Sunday Reads

Fmr. Prime Minister Tony Blair Issues Semi-Apology For Iraq War
In an interview with CNN, former British Prime Minister Tony Blair conceded some mistakes were made in waging the war in Iraq, but did not express regret for removing then-Iraqi leader Saddam Hussein from power.

“I find it hard to apologize for removing Saddam. I think, even from today in 2015, it is better that he’s not there than that he is there,” Blair said.

Blair also admitted some responsibility for playing a role in the rise of ISIS, saying that “you can’t say that those of us who removed Saddam in 2003 bear no responsibility for the situation in 2015,” but he added it is “important also to realize, one, that the Arab Spring which began in 2011 would also have had its impact on Iraq today, and two, ISIS actually came to prominence from a base in Syria and not in Iraq.”

Is The Occupation Causing More Harm To Israel?
Assaf Gavron, a former member of the Israeli Defense Force, argues in a Washington Post column that the recent assertion by Israeli Prime Minister Benjamin Netanyahu that the Palestinian mufti of Jerusalem was responsible for inciting the Holocaust reflects  an “increasingly intolerant, boiling, racist tone of the Israeli conversation” about the ongoing conflict. He also maintains that the occupation of Palestinian areas is destroying Israel.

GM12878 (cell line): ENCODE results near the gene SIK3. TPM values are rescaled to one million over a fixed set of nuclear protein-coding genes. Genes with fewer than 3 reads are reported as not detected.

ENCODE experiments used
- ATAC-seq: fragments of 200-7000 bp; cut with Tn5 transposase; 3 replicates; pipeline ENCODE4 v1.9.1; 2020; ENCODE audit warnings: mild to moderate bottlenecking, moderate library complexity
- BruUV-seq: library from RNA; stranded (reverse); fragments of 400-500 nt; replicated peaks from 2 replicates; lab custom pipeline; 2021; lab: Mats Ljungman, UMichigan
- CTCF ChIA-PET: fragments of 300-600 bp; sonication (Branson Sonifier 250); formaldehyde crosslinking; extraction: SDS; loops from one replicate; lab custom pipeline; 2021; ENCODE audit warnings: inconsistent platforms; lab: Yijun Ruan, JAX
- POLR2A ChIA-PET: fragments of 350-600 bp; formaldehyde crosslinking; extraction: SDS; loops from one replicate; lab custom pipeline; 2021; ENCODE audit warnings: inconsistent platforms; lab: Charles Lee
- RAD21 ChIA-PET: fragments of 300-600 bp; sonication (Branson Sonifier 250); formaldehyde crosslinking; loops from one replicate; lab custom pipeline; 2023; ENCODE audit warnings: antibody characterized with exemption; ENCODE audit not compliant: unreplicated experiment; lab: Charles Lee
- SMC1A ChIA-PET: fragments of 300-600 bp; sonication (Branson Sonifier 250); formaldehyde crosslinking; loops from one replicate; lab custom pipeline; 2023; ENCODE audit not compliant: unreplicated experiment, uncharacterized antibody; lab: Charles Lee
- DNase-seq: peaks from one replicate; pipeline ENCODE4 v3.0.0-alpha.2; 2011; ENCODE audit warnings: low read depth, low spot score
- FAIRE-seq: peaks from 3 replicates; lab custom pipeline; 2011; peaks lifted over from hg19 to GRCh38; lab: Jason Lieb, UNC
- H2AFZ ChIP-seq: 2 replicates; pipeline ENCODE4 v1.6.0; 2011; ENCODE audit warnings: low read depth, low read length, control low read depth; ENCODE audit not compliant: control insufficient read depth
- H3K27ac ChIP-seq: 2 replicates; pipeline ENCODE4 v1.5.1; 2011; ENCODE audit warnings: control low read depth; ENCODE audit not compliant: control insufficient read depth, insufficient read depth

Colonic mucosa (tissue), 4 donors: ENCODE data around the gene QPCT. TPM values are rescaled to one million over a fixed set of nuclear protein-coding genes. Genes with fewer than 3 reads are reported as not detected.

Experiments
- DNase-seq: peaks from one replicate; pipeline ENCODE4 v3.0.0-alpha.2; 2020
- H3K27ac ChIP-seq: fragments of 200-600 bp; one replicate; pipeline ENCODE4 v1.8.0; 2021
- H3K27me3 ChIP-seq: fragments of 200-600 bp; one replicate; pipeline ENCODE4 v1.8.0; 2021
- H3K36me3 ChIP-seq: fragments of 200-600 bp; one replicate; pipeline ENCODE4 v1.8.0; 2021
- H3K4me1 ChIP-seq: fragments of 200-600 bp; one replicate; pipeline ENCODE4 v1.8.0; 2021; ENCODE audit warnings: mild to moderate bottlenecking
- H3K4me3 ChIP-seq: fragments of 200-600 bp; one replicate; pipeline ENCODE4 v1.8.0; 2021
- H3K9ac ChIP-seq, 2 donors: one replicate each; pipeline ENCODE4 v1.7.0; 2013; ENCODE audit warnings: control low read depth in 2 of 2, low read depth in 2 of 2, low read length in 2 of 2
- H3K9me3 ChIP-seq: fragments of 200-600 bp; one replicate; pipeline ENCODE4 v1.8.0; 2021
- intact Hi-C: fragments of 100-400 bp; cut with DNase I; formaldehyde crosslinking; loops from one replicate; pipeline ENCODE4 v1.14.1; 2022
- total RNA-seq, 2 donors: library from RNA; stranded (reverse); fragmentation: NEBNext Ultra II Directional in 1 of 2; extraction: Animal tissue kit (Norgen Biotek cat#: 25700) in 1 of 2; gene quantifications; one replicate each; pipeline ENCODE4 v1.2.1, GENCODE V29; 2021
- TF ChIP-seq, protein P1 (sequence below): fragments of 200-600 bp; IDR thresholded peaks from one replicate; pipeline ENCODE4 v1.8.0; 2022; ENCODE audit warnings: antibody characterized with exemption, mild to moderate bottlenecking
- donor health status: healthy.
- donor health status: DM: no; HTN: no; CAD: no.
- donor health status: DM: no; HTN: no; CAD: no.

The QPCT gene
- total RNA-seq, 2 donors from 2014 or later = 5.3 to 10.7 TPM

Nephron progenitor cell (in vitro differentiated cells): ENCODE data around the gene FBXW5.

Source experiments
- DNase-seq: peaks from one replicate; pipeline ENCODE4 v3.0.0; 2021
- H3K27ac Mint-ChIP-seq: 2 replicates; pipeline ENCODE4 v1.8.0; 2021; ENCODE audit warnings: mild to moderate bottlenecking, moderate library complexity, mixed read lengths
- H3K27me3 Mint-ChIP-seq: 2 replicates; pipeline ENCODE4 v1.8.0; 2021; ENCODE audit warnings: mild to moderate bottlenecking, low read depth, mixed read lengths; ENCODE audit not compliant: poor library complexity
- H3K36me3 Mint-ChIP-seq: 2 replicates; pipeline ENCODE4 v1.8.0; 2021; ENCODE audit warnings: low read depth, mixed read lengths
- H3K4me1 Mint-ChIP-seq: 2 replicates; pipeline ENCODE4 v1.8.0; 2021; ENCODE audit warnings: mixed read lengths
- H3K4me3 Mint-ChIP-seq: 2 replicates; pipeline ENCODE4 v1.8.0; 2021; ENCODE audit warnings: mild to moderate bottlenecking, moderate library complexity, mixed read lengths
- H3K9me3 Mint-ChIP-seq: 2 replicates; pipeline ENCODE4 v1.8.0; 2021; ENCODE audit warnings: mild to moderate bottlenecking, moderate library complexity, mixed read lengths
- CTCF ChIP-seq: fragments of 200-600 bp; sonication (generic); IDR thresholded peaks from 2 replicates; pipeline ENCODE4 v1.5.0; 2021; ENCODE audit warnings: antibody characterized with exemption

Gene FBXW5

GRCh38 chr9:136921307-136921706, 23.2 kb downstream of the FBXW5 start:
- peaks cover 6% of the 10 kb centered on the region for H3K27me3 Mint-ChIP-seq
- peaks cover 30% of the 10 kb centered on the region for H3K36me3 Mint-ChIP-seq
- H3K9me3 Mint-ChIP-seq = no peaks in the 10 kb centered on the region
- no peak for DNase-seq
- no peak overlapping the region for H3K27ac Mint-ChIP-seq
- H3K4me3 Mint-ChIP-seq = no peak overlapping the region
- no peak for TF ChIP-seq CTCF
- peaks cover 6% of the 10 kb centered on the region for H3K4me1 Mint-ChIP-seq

“We seem to be in a fast and alarming downward swirl into a savage, unrepairable society. There is only one way to respond to what’s happening in Israel today: We must stop the occupation. Not for peace with the Palestinians or for their sake (though they have surely suffered at our hands for too long). Not for some vision of an idyllic Middle East — those arguments will never end, because neither side will ever budge, or ever be proved wrong by anything. No, we must stop the occupation for ourselves. So that we can look ourselves in the eyes. So that we can legitimately ask for, and receive, support from the world. So that we can return to being human,” he writes.

The Moral Question Of Killing Baby Hitler?
Recently, the New York Times magazine conducted an online poll asking whether they would go back in time to kill Adolf Hitler as a baby. Some42 percent said they would, but Matt Ford of The Atlantic takes a different view.

Not only does Ford maintain simply kidnapping Hitler might be a less dramatic alternative, he says that even if Hitler were stopped from rising to power, Nazism would not have been halted.

“Beyond the Holocaust, removing Hitler from history would be a gamble with the highest stakes imaginable. Any theoretical attempt to prevent World War II must also reckon with the possible course of history in its place. Without the war’s economic and military toll, would Britain and France have been better positioned to prevent decolonization, or to at least better able to resist nationalist movements in Africa and Asia with force?,” he asks.

Furthermore, Ford wonders whether the Soviet Union would have been stronger without World War II and would “Imperial Japan have retained its possessions and perhaps even have been more successful in its war with China which began before Hitler rose to power?”

 

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